Changes are coming to Merwin Meadows Park on Lovers Lane after the Parks and Recreation Commission decided to change its fee policy and develop a new landscape plan.

During the Board of Selectmen’s Feb. 16 meeting, Parks and Recreation Director Steve Pierce said residents have expressed dissatisfaction with the park’s entry fee. As a result, he said, “there will be no fees for Wilton residents to use Merwin Meadows this year.”

Non-residents will still have to pay to use the park, and non-resident family season passes will be limited to 50.

“Because we need to monitor who’s in and out of the park,” Pierce said, residents will still need to get passes, which may be obtained at the Parks and Recreation office in Comstock Community Center.

Landscape plan


This fiscal year, the Board of Selectmen allocated $10,000 to Parks and Recreation to develop a landscape plan for Merwin Meadows.

Parks and Recreation Commission Chair Mark Ketley said the plan — which includes facility upgrades, effective use of the space and functionality — will look at “the park, the parks and grounds maintenance facility, the parking lots, and the soccer field.”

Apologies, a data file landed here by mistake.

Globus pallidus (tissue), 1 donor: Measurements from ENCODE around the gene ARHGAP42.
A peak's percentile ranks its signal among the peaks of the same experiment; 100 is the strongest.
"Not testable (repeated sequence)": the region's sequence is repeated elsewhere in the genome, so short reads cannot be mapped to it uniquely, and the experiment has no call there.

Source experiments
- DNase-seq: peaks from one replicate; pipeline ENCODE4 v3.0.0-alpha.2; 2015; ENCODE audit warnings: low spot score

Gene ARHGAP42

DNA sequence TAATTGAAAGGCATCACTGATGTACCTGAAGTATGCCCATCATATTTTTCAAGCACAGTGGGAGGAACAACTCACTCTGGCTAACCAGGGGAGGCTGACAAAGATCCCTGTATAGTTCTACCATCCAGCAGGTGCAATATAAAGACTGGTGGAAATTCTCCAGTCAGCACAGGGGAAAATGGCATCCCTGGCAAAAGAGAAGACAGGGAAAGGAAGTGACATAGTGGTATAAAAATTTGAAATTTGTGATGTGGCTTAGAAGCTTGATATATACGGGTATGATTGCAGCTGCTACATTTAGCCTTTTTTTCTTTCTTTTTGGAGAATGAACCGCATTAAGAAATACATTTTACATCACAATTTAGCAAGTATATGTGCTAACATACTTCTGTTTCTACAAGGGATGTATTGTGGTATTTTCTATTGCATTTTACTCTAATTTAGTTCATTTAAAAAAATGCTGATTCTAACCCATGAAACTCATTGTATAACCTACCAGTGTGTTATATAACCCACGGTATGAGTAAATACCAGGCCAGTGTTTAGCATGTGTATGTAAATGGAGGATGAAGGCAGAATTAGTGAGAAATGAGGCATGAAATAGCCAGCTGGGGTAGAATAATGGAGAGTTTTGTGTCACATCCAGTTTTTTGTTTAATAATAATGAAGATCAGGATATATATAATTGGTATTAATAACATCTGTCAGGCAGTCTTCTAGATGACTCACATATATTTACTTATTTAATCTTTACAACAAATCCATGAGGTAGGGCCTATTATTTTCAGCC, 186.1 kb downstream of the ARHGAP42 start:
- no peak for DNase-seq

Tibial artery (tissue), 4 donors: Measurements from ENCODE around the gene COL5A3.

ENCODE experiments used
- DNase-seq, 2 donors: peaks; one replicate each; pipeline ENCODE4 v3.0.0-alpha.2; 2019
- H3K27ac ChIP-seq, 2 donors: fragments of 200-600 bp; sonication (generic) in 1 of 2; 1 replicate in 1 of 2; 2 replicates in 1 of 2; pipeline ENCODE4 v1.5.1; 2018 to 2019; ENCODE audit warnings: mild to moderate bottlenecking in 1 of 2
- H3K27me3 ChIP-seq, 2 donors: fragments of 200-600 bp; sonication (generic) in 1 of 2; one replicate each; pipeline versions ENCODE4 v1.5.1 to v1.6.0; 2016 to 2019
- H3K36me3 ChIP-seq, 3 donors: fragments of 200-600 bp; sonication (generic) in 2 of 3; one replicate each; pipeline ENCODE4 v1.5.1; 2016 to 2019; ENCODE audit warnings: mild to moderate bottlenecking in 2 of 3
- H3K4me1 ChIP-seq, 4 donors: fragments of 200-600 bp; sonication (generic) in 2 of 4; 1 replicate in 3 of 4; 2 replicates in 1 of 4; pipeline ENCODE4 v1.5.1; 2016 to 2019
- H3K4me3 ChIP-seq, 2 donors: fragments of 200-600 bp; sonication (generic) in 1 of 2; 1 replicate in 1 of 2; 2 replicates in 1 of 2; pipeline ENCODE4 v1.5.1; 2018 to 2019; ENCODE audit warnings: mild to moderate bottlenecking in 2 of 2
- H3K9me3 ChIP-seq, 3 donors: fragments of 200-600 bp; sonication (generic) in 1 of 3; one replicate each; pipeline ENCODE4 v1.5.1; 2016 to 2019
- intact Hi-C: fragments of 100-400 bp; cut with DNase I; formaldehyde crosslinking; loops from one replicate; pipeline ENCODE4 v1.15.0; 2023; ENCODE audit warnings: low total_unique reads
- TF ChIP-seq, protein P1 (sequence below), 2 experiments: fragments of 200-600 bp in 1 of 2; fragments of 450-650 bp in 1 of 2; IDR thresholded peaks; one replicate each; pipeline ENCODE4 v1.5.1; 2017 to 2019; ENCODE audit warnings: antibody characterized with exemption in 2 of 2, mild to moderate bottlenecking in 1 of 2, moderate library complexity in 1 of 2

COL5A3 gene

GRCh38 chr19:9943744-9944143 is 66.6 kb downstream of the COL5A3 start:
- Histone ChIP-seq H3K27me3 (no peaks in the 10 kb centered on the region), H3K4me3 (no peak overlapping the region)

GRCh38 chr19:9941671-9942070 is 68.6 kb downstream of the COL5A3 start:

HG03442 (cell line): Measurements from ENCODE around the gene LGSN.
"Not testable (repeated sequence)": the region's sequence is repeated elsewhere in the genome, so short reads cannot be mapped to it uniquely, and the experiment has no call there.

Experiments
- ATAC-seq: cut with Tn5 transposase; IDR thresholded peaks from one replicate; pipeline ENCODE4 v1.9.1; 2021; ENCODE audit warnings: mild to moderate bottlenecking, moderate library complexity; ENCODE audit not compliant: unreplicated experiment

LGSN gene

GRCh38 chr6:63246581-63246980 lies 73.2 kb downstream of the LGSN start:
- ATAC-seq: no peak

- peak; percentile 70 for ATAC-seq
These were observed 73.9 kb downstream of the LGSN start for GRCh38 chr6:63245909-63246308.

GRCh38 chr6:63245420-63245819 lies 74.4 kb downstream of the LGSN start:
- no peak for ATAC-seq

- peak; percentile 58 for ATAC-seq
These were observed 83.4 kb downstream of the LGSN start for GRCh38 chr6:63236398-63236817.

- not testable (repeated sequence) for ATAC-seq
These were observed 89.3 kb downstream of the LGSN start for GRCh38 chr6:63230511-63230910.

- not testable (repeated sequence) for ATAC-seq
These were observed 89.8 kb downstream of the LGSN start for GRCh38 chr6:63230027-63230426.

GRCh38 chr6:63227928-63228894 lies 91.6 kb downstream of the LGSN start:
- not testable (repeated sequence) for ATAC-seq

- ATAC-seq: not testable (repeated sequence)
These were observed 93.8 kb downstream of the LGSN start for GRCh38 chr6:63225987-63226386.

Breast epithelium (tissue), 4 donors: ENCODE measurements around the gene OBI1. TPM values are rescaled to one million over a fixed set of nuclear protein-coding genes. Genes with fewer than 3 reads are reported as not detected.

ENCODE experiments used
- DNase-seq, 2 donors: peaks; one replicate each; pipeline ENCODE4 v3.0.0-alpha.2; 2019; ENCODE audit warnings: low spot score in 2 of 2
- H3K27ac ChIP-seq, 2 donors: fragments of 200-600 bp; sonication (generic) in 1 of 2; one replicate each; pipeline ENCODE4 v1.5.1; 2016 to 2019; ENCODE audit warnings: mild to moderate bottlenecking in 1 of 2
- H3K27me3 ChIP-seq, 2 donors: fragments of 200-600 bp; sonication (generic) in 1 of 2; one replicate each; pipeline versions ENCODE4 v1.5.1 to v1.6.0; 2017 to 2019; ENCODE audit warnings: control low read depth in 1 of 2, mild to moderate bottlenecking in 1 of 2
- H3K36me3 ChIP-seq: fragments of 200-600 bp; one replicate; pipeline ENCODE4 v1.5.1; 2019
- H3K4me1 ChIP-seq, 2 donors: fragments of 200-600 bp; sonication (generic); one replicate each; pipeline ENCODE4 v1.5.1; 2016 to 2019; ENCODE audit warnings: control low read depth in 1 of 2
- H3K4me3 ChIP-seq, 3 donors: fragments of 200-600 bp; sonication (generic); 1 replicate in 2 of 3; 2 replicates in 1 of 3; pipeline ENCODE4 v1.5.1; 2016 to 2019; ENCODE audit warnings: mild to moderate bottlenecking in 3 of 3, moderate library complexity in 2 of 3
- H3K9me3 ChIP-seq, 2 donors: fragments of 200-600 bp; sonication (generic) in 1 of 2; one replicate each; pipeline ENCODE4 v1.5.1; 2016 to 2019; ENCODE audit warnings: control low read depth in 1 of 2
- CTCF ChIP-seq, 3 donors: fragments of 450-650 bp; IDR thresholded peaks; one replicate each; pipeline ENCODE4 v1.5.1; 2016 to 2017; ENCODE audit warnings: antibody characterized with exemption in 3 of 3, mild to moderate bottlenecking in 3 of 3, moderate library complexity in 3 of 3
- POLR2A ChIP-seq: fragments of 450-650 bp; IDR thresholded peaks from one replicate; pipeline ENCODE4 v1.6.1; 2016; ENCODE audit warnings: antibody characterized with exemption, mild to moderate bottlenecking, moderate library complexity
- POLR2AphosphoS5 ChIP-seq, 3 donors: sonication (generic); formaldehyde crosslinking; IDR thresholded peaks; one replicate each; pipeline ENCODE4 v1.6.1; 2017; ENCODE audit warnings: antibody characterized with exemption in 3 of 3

Ketley told The Bulletin the commission is “looking at the existing facility with an eye toward modernization, renovation and expansion.”

“We want to make sure that we use the space wisely and efficiently for anything we do, while keeping the small New England feel the park has at this time,” he said.

Ketley said the commission is in the process of sending out requests for proposals for landscape architects, who will work with town agencies and interested parties to develop a schematic for a capital plan.

Ketley said a resident has also started an effort to raise funds to rebuild the park’s playground and said free access for Wiltonians will help that effort because “people aren’t going to want to give money if they won’t have access to the playground.”

Ketley said it’s been a long time since any “major work” has been done at Merwin Meadows and this new landscape project will take about three or four years.

“It’s a wide-open canvas — we don’t really know what it’s going to look like, but we want it to be the best,” he said. “This really should be a crown jewel of Wilton.”